Status Report

NASA ISS On-Orbit Status 8 March 2009

By SpaceRef Editor
March 8, 2009
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NASA ISS On-Orbit Status 8 March 2009

All ISS systems continue to function nominally, except those noted previously or below. Sunday – light-duty day for CDR Fincke, FE-1 Lonchakov & FE-2 Magnus. Ahead: Week 20 of Increment 18.

With wake period slipped more to the right this morning (6:00am – 9:30pm EDT), the crew continued on a sleep cycle shift protocol designed to adjust to the requirements of the EVA-21A on Tuesday and the following Mission 15A docked period (see Wake/Sleep Schedule, below, based on a nominal STS-119 launch on 3/11).

FE-2 Magnus’ first activity this morning was to complete the third & last day of her FD (Flight Day) 120 session with the NASA/JSC experiment NUTRITION w/Repository, her fifth, after collecting urine samples for the last 24 hrs and closing out with the last void after 4:22am EDT. Barring any launch slips, this was her final NUTRITION/Repository session. Fincke’s next NUTRITION activity will be his FD180 session. [The NUTRITION project is the most comprehensive in-flight study done by NASA to date of human physiologic changes during long-duration space flight. It includes measures of bone metabolism, oxidative damage, nutritional assessments, and hormonal changes, expanding the previous Clinical Nutritional Assessment profile (MR016L) testing in three ways: Addition of in-flight blood & urine collection (made possible by supercold MELFI dewars), normative markers of nutritional assessment, and a return session plus 30-day (R+30) session to allow evaluation of post-flight nutrition and implications for rehabilitation.]

After yesterday’s completion of all Orlan-M suit preparations, EVA-21A dry-run activities began today at ~8:15am EDT with CDR Fincke tearing down and removing the air ducts between the SM PkhO (Service Module Transfer Compartment) and DC1 Docking Compartment/airlock (skipping ventilation fan V3) to make room for the subsequent suited exercise.

At the same time, FE-1 Lonchakov worked on configuring the STTS communications systems in the DC1 for the exercise. [The suited run requires wireless Tranzit-B suit radio telemetry on both semi-sets (activated: 9:35am) and temporary deactivation of the Russian VHF channel 1 (Very High Frequency, Russian: UKV1, for ultra-shortwave) to avoid interference from extraneous radio stations to the Orlans while over Russian ground stations (RGS, DO 13/14). All EVA preps were monitored by the ground via audio. Tranzit-B TM was turned off at ~11:30am EDT.]

After another functionality and leak check of the Orlan-Ms, their equipment and their interface units (BSS) in the DC1 & PkhO, the crewmembers began donning EVA gear at ~9:05am, including putting on personal gear bags, biomed harness, thermal underwear, LCG (liquid cooling garment), low-noise headset, gloves, etc.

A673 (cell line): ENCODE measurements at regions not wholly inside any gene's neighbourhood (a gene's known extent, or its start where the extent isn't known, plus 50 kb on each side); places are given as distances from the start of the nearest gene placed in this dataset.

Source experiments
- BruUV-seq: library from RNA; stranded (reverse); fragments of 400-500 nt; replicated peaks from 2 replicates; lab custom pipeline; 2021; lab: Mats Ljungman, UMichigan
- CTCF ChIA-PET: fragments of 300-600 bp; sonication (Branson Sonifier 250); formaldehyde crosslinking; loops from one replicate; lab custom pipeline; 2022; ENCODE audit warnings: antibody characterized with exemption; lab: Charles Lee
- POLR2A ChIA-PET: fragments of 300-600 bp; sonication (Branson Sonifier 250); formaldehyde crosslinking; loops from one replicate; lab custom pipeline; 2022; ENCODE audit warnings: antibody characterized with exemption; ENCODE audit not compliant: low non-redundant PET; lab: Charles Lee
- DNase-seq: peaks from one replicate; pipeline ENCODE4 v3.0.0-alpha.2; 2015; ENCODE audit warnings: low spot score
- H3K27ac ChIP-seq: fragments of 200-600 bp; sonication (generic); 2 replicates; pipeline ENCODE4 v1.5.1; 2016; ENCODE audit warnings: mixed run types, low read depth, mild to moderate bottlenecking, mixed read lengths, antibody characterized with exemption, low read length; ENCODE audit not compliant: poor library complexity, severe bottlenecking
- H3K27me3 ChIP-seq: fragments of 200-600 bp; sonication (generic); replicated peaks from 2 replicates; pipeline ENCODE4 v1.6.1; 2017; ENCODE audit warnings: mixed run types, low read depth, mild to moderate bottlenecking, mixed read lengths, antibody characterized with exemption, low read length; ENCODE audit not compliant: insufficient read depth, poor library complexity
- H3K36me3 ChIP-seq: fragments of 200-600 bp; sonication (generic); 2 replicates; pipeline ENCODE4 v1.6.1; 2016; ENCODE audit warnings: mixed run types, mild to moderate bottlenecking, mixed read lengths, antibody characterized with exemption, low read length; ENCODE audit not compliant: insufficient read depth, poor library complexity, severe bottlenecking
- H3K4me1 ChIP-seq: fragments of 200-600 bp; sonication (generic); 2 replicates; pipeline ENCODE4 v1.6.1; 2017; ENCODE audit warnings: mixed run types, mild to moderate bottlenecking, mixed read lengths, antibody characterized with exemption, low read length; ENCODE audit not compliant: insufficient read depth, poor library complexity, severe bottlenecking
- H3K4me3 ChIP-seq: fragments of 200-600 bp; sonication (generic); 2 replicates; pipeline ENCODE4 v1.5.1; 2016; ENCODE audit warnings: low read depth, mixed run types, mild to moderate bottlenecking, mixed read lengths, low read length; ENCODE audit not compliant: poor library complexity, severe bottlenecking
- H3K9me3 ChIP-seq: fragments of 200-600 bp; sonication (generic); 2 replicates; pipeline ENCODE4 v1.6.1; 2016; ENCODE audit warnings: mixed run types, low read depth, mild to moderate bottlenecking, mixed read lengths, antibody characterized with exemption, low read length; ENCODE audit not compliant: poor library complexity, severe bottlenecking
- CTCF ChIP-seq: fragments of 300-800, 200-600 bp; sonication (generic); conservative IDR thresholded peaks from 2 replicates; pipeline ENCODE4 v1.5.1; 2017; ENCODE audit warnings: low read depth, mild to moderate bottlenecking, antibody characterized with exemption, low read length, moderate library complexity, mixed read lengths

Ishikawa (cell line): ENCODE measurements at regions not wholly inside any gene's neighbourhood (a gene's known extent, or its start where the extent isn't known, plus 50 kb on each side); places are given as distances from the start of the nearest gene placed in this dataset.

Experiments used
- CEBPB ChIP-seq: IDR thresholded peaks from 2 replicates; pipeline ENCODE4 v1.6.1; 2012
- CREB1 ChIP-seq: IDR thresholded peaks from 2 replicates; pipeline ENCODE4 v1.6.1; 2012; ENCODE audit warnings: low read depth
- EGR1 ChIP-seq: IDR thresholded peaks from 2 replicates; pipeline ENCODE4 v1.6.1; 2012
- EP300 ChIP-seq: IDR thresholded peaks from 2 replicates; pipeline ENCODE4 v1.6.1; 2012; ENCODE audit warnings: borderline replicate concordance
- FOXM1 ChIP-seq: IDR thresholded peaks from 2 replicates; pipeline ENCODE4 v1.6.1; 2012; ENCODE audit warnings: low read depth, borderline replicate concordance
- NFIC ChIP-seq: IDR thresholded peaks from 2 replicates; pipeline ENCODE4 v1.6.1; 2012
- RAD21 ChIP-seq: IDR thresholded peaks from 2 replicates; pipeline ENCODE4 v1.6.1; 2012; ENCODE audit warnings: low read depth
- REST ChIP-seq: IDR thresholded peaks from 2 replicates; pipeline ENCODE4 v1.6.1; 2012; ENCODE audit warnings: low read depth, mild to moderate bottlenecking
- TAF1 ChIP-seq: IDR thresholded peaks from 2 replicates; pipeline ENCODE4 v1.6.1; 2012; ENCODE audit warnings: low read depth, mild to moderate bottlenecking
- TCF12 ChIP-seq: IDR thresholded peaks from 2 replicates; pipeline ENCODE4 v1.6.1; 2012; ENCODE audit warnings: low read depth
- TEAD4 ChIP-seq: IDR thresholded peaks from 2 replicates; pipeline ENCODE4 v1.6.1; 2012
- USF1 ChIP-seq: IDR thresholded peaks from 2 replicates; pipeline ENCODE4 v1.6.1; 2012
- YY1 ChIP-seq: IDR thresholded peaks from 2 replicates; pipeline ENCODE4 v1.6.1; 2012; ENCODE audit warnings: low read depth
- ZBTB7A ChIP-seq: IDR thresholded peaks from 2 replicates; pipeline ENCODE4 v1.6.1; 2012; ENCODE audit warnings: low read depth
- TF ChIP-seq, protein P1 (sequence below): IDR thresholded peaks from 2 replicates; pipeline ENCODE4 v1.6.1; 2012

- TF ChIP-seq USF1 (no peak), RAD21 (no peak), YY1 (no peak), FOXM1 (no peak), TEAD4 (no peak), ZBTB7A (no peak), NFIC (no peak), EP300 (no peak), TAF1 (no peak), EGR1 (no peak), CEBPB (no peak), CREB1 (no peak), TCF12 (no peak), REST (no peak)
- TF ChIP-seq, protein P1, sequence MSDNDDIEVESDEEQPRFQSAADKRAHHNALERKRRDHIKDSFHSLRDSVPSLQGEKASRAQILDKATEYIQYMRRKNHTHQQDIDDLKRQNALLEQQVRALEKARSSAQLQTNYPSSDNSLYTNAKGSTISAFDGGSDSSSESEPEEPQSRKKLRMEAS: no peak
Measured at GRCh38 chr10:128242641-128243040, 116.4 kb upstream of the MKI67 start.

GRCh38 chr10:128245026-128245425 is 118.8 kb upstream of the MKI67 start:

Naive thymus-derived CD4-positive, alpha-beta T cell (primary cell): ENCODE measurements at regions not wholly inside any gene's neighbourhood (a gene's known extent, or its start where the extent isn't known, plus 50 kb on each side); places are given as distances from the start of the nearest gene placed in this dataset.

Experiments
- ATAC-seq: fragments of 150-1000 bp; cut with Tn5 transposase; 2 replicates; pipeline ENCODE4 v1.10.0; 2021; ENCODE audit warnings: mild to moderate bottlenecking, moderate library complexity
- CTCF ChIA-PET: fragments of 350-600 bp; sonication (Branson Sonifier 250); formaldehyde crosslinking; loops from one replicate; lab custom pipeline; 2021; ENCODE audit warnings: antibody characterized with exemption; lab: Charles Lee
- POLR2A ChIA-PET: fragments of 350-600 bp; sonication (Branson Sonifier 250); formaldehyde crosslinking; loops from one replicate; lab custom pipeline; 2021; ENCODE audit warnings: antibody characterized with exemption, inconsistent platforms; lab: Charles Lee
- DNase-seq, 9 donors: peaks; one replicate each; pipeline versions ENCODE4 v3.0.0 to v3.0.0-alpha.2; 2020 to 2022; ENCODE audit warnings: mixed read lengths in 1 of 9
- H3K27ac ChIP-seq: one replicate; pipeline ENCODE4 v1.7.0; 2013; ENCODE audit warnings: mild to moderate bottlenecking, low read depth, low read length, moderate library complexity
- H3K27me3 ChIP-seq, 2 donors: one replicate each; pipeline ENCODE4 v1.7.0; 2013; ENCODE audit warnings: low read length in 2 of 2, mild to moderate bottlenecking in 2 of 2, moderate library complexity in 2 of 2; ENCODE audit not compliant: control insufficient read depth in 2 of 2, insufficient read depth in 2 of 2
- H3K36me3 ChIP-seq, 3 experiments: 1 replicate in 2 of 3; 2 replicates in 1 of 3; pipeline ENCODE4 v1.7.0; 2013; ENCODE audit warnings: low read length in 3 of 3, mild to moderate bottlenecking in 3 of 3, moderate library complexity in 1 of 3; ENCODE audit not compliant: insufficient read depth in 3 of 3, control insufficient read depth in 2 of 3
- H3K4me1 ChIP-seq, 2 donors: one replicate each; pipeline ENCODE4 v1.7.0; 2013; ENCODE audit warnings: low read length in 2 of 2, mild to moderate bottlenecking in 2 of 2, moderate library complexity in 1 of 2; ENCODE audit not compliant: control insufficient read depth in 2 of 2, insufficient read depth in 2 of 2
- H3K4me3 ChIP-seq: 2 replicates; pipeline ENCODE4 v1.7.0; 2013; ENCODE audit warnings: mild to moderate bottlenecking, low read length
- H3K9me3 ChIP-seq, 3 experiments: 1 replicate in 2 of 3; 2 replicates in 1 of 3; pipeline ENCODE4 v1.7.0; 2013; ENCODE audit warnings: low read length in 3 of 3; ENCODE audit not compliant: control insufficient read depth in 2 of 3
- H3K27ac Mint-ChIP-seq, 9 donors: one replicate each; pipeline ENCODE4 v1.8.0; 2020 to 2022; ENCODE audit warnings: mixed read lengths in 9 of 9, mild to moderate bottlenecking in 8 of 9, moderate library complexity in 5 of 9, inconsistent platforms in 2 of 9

After another checkout of comm hookups & biomedical parameter telemetry via the BSS Orlan interface system for vital signs & equipment monitoring, suiting up for Yuri Lonchakov then culminated in ingress in the Orlan (~10:05am) through its “backdoors” and sealing off of the backpack (.

Next in line were –

  • More functionality checkouts of the suits and their BSS controls (e.g., temperature control handling, water cooling system ops, preliminary Orlan & BSS leak checks),
  • Preliminary dimensional suit fit checks at reduced suit pressure of 0.4 at/5.9 psi, and
  • About an hour of testing/training of suited mobility & translation inside the DC1, beginning at ~10:45am, assisted by Mike Fincke.

[These “intramural” exercises included translation to all DC1 work stations with mated fluid umbilical, assessment of how the interior DC1 config impacts operations with various gear & accessories such as the POV (EVA support panel) and BSS, moving the BRT (Body Restraint Tether) with a CLB (Crew Lock Bag) and securing the BRT on a handrail, retrieving the Kodak 760 camera from the KPU tool carrier and stowing it temporarily on the OTA swing arm, turning Yuri’s WVS (Wireless Video System) camera on and off, etc.]

FE-2 Magnus participated in part of the exercise by checking out her comm links.

Yuri’s egress from his Orlan-M was at about 11:45am, followed by a one-hour lunch break.

Afterwards, Lonchakov & Fincke restored communications settings in DC1 to nominal ops and performed post-training close-out activities, including air duct assembly. Later, after the Orlans were confirmed to be dry, they were re-equipped by Mike & Yuri with fresh consumables/replaceable elements for the spacewalk on Tuesday.

The FE-2 meanwhile completed the routine daily servicing of the SOZh system (Environment Control & Life Support System, ECLSS) in the SM, including the weekly collection of the toilet flush (SP) counter and water supply (SVO) readings for calldown to TsUP-Moscow. Additionally, Magnus checked up on the Russian POTOK-150MK (150 micron) air filter unit of the SM’s SOGS air revitalization subsystem, gathering weekly data on total operating time & “On” durations for reporting to TsUP-Moscow. [Regular daily SOZh maintenance consists, among else, of checking the ASU toilet facilities, replacement of the KTO & KBO solid waste containers and replacement of EDV-SV waste water and EDV-U urine containers.]

Magnus also conducted the periodic checkup behind panel 139 in the SM on a fluid connector (MNR-NS) of the SM-U urine collection system, looking for potential moisture.

Later, the FE-2 completed the monthly 50-min FDS PEP (Fire Detection & Suppression/Portable Emergency Provisions) safety inspection/audit in the ISS modules. [The IMS-supported inspection verifies that PFEs (Portable Fire Extinguishers), PBAs (Portable Breathing Apparatus) and EHTKs (Extension Hose/Tee Kits) are free of damage to ensure their functionality and to track shelf life/life cycles on the hardware.]